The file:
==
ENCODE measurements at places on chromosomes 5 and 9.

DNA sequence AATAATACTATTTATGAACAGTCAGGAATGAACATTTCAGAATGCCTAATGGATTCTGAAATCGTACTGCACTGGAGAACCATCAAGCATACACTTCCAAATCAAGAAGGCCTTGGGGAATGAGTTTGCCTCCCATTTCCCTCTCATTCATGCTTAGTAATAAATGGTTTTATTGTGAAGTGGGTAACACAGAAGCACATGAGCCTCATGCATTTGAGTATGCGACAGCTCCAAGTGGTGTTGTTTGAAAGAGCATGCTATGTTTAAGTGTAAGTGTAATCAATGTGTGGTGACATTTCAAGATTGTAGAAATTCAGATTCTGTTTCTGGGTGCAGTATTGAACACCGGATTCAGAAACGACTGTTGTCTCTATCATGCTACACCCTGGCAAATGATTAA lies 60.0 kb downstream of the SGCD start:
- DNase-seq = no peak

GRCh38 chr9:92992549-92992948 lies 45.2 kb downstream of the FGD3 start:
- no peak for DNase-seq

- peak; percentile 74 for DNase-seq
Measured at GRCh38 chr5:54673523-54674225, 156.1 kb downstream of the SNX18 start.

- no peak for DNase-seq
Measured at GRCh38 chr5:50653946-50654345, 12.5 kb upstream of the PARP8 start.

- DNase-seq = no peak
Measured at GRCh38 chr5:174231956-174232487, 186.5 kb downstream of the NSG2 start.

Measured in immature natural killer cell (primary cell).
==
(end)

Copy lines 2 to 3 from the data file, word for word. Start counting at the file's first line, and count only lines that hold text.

DNA sequence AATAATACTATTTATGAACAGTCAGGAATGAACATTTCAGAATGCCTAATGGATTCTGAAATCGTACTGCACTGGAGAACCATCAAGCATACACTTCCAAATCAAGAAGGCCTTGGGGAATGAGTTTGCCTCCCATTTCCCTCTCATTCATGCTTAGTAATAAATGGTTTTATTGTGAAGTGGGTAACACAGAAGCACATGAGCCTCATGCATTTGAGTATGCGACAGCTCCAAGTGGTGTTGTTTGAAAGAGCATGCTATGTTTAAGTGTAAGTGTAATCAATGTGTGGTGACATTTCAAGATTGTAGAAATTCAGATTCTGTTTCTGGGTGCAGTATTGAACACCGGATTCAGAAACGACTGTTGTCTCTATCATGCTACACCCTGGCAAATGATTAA lies 60.0 kb downstream of the SGCD start:
- DNase-seq = no peak